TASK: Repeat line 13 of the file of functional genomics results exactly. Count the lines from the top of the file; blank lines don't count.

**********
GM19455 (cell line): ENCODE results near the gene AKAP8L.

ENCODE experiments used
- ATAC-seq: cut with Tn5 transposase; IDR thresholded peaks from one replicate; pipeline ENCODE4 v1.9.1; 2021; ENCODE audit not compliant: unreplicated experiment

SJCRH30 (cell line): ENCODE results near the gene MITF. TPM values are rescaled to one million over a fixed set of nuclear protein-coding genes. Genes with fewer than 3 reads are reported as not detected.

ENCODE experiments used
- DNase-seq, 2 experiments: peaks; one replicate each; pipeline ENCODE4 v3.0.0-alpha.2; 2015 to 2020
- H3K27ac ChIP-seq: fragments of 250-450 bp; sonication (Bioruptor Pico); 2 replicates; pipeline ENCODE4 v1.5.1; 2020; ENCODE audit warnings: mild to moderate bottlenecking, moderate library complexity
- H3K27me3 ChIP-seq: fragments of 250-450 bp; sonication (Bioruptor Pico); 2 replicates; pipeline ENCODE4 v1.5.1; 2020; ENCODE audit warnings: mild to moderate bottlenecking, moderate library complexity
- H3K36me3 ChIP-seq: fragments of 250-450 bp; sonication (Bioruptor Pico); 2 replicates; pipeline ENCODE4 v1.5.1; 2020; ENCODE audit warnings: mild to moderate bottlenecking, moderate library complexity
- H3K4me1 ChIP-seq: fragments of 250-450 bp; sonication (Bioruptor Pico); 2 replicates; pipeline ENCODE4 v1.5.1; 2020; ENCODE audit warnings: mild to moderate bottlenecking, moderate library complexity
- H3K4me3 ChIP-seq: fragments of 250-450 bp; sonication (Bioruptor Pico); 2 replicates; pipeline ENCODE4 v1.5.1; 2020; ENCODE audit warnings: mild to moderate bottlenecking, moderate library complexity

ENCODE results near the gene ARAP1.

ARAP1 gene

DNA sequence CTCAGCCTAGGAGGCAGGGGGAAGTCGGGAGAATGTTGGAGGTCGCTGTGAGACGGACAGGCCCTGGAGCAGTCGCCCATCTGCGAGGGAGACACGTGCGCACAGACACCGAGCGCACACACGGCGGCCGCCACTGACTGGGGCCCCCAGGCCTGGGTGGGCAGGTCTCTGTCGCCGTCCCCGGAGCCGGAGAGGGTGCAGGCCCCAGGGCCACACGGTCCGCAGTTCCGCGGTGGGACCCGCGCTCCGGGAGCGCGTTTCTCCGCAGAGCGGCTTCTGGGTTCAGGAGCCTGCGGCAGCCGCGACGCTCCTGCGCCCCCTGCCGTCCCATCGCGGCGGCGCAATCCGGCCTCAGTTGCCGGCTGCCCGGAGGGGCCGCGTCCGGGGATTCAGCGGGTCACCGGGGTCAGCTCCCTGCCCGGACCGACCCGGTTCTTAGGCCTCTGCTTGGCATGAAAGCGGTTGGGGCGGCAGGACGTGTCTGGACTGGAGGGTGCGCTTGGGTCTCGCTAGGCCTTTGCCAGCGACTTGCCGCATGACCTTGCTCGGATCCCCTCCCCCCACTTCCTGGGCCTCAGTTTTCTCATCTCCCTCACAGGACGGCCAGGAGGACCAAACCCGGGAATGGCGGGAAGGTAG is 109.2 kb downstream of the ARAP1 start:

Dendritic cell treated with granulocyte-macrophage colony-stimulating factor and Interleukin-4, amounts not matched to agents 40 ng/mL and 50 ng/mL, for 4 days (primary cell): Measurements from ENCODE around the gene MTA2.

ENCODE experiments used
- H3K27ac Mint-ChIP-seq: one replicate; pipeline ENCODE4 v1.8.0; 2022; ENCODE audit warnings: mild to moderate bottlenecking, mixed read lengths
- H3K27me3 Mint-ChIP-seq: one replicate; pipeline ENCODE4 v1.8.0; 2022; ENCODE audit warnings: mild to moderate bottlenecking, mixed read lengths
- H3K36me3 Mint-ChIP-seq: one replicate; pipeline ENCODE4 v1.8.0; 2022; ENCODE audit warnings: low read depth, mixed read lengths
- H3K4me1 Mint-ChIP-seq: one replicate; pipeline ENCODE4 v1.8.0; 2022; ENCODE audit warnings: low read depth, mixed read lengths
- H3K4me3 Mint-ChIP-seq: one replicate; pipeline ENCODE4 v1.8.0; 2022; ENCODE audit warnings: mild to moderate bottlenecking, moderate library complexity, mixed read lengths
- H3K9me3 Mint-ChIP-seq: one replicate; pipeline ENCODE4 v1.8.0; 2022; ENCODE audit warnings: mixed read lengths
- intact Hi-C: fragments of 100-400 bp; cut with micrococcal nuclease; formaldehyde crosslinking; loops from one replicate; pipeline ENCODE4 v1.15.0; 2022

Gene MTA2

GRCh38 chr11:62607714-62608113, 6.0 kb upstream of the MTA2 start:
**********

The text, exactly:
ARAP1 gene